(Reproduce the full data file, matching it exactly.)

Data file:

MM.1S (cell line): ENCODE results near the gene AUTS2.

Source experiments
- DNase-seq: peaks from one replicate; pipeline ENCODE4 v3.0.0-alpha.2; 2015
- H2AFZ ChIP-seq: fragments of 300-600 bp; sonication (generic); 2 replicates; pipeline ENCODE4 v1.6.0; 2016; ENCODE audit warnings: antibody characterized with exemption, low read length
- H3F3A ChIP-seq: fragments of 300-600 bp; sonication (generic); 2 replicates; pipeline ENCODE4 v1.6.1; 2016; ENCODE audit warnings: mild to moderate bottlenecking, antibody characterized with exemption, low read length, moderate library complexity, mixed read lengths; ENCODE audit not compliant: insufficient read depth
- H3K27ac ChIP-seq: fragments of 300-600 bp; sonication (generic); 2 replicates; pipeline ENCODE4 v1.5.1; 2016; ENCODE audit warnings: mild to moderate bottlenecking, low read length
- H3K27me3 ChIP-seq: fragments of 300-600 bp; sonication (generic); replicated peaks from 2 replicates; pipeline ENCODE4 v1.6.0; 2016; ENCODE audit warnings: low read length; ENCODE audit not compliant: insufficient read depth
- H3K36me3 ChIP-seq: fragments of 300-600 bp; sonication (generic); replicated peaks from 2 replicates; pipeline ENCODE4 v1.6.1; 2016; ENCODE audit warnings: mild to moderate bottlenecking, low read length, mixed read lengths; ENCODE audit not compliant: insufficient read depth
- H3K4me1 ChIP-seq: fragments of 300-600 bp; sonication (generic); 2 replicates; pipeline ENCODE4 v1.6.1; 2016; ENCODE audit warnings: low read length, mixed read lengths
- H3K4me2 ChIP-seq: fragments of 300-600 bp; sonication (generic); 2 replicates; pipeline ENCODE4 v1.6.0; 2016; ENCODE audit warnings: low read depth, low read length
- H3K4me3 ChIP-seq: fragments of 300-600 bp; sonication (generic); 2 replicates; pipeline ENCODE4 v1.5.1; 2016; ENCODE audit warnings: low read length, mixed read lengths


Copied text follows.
MM.1S (cell line): ENCODE results near the gene AUTS2.

Source experiments
- DNase-seq: peaks from one replicate; pipeline ENCODE4 v3.0.0-alpha.2; 2015
- H2AFZ ChIP-seq: fragments of 300-600 bp; sonication (generic); 2 replicates; pipeline ENCODE4 v1.6.0; 2016; ENCODE audit warnings: antibody characterized with exemption, low read length
- H3F3A ChIP-seq: fragments of 300-600 bp; sonication (generic); 2 replicates; pipeline ENCODE4 v1.6.1; 2016; ENCODE audit warnings: mild to moderate bottlenecking, antibody characterized with exemption, low read length, moderate library complexity, mixed read lengths; ENCODE audit not compliant: insufficient read depth
- H3K27ac ChIP-seq: fragments of 300-600 bp; sonication (generic); 2 replicates; pipeline ENCODE4 v1.5.1; 2016; ENCODE audit warnings: mild to moderate bottlenecking, low read length
- H3K27me3 ChIP-seq: fragments of 300-600 bp; sonication (generic); replicated peaks from 2 replicates; pipeline ENCODE4 v1.6.0; 2016; ENCODE audit warnings: low read length; ENCODE audit not compliant: insufficient read depth
- H3K36me3 ChIP-seq: fragments of 300-600 bp; sonication (generic); replicated peaks from 2 replicates; pipeline ENCODE4 v1.6.1; 2016; ENCODE audit warnings: mild to moderate bottlenecking, low read length, mixed read lengths; ENCODE audit not compliant: insufficient read depth
- H3K4me1 ChIP-seq: fragments of 300-600 bp; sonication (generic); 2 replicates; pipeline ENCODE4 v1.6.1; 2016; ENCODE audit warnings: low read length, mixed read lengths
- H3K4me2 ChIP-seq: fragments of 300-600 bp; sonication (generic); 2 replicates; pipeline ENCODE4 v1.6.0; 2016; ENCODE audit warnings: low read depth, low read length
- H3K4me3 ChIP-seq: fragments of 300-600 bp; sonication (generic); 2 replicates; pipeline ENCODE4 v1.5.1; 2016; ENCODE audit warnings: low read length, mixed read lengths